As the months passed by my company's financial situation became worrying. It had been so for some time up until then but there was no reason to suspect that we would lose our jobs. Unfortunately life sometimes deals one a very bad hand and the self-defence mechanism that we think we have in place to shelter us from this kind of adversity ends up tumbling down like sandcastles in a storm.
By summer 2008 I had been made redundant for the first time in my life. I felt numb and powerless. Although I had been given a month's notice it was not until I started gathering my personal belongings that it suddenly dawned on me that I was going, going from the place where I had worked for five years, going from the comfort of a permanent job, paid holidays and sick time. Going, going... gone.
What happened thereafter can only be described as a maelstrom of feelings and emotions. Anger became angst, hope traded colours with despair. I tried to remain strong, but even I could not fool myself: inside I was breaking slowly.
However, even as I was staring down the abyss, my family stood by me. My wife helped me out with application forms and as a result I had countless job interviews. Still, no offer was forthcoming. One day, on my way to yet another interview, I began to sob quietly and calmly on the tube. Two tears streaked down my cheeks whilst I was reading the paper. I realised then that I was probably on the edge of a nervous breakdown.
I finally landed a job at the end of July, just in time to go camping with my family as we usually do every summer. And throughout my whole ordeal a series of words kept popping up like a Jack-in-the-box: family, values, self-confidence, respect, trust, optimism.
That was what enabled me to get my current job. That strong infrastructure that my wife and I have built over the years propelled us to overcome what can be a very testing period for any couple. And we all (the children included) came out the other side as victors.
A couple of months into my new job I found a sheet of paper Blu-tacked to a cleaning cupboard (despite having been in my present employment for four months now, I still come upon 'surprises' every now and then) that contained the words below. I had seen them before on the net; countless versions abound. But never had they acquired such a strong meaning as on that occasion and I am not ashamed to write that they brought a tear to my eye.
A philosophy professor stood before his philosophy class and had some items in front of him. When the class began, wordlessly, he picked up a very large and empty mayonnaise jar and proceeded to fill it with rocks. He then asked the students if the jar was full. They agreed that it was.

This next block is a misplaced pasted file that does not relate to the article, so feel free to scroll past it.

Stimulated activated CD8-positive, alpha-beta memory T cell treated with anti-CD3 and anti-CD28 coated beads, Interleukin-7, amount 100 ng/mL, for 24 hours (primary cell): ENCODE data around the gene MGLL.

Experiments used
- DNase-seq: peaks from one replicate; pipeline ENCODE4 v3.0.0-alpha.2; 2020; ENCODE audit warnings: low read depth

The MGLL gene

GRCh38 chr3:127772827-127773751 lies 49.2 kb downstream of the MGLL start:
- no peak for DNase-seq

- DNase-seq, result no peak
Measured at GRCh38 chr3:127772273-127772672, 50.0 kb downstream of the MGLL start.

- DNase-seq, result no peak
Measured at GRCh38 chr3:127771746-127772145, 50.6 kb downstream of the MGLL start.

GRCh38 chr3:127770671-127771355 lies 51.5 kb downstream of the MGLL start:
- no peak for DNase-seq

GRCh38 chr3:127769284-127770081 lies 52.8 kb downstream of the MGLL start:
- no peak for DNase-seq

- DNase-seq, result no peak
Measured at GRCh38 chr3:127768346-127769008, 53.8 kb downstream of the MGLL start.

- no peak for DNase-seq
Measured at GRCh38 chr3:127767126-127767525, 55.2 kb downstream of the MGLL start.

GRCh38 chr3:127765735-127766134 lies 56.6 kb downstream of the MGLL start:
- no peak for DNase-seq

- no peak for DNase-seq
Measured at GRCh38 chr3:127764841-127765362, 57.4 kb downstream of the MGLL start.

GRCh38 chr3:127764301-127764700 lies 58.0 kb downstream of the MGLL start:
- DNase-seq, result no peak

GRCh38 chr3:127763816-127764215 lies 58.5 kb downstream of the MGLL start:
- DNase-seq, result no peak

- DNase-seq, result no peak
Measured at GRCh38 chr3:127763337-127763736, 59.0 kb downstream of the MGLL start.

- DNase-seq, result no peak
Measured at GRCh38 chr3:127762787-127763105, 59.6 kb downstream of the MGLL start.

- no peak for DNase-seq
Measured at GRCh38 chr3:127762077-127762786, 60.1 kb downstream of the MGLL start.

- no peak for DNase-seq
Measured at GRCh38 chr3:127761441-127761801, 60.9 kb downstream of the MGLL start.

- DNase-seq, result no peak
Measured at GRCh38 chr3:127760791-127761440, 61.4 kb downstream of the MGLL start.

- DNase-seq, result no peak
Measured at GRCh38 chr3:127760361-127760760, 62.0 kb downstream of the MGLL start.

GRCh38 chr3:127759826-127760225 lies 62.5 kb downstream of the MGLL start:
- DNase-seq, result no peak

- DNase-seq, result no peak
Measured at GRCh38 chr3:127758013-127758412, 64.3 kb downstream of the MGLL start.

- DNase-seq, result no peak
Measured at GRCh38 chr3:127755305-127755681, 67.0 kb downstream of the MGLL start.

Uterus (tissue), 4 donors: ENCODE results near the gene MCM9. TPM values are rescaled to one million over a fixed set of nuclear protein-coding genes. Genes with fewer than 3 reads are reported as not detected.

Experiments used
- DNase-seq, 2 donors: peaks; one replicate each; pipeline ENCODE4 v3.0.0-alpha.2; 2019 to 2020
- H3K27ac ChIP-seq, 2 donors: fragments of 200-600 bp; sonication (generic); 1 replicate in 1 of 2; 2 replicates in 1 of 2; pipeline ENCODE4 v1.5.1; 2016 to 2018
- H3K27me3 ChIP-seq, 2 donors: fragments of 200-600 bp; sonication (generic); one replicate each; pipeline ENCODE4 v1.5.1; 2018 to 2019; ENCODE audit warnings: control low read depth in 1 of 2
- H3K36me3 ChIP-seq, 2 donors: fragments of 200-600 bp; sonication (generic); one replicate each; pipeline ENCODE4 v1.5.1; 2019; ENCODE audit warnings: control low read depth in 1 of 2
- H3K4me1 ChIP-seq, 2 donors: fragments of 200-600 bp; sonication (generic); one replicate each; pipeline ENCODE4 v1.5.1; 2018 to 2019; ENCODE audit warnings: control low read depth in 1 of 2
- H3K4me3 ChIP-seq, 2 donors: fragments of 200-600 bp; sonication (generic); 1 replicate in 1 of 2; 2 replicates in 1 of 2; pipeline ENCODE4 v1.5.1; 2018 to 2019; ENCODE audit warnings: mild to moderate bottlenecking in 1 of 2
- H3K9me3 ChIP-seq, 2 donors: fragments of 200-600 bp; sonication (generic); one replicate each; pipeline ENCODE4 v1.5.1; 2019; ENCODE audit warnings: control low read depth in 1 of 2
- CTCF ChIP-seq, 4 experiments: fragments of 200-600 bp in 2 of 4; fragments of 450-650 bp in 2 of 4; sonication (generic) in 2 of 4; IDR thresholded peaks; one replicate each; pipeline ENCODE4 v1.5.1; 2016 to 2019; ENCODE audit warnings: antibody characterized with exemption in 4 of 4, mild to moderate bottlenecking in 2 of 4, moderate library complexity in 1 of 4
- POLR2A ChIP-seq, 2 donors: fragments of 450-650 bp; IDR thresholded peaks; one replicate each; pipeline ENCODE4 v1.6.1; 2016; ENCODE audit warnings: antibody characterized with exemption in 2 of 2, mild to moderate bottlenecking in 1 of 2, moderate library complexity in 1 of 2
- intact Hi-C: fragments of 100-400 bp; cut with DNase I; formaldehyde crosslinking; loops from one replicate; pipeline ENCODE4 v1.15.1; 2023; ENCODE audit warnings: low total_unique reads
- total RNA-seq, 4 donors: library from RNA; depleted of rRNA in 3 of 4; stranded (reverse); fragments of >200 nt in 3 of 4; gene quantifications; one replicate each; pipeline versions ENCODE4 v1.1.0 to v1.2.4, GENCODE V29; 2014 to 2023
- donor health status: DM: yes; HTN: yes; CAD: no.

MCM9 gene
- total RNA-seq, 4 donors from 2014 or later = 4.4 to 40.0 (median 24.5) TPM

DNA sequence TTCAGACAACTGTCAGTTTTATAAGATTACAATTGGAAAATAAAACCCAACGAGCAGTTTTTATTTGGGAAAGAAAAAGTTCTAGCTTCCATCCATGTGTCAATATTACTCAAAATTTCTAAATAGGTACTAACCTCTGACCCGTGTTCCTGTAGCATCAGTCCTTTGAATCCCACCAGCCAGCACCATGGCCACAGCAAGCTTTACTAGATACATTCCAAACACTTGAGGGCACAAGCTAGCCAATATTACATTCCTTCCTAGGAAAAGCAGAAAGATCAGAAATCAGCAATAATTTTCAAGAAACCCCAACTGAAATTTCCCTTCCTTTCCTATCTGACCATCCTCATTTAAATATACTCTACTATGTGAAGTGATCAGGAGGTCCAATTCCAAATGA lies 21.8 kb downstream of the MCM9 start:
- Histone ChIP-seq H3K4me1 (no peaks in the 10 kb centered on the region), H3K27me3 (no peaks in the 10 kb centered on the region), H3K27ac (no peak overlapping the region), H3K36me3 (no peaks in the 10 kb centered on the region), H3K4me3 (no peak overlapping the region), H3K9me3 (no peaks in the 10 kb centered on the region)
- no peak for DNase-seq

So the professor then picked up a box of pebbles and poured them into the jar. He shook the jar lightly. The pebbles rolled into the open areas between the rocks. He then asked the students again if the jar was full. They agreed it was. The students laughed.
The professor next picked up a box of sand and poured it into the jar. Of course, the sand filled up everything else. He asked once more if the jar was full. The students responded with a unanimous "yes."
"Now," said the professor, as the laughter subsided, "I want you to recognize that this jar represents your life. The rocks are the important things-your family, your children, your health, your partner-things that if everything else was lost and only they remained, your life would still be full. The pebbles are the other things that matter like your job, your house, your car. The sand is everything else-the small stuff.”
"If you put the sand into the jar first," he continued, "there is no room for the pebbles or the rocks. The same goes for life. If you spend all your time and energy on the small stuff, you will never have room for the things that are important to you. Pay attention to the things that are critical to your happiness. Play with your children. Take time to get medical checkups. Take your partner out to dinner.
There will always be time to clean the house, and fix the disposal.
Take care of the rocks first, the things that really matter. Set your priorities. The rest is just sand."This is my message to you on this, the final day of 2008. I also would like to finish this post with a clip from a movie I didn't like the first time I saw it (It's in Spanish, but fret not, my dear English-speaking fellow bloggers and readers, there are subtitles). My younger self was not able to understand the theory behind it. It was only a few years after, in the early to mid 90s, when Cuba was engulfed in an economic crisis, that I sat to watch this film again, this time with my best friend. And as the credits began to roll up at the end of the movie, we both hugged each other in silence. I had finally understood Rantes' plight. 'Hombre Mirando al Sudeste' (Man Facing Southeast)* became my 'comfort film', my way of making sense of the chaos and corruption around me. The scene I bring to you tonight is one of pure jubilence and elation, no wonder they chose Beethoven's Ninth Symphony 'Ode to Joy' to accompany it. Enjoy it and Happy New Year!
* There have been two Hollywood versions of 'Hombre Mirando al Sudeste' (Man Facing Southeast), one with Richard Gere (Mr Jones) and the other one with Kevin Spacey (K-Pax). Neither measures up to the original, in my opinion.